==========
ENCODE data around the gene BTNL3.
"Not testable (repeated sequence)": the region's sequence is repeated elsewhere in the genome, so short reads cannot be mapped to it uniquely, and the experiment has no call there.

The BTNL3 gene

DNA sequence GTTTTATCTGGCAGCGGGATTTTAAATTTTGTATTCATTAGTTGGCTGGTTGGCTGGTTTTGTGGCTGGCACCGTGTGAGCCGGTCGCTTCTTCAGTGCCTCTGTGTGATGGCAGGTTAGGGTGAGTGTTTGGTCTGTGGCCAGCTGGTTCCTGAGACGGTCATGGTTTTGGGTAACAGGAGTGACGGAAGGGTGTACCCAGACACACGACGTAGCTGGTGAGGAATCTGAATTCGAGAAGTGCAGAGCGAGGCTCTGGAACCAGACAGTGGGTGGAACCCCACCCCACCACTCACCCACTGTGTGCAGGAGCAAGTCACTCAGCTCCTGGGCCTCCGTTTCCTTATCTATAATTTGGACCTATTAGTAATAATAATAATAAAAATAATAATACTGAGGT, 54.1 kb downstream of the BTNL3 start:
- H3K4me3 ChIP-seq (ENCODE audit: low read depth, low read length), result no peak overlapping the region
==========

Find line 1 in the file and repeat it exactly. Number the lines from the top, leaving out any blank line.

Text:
ENCODE data around the gene BTNL3.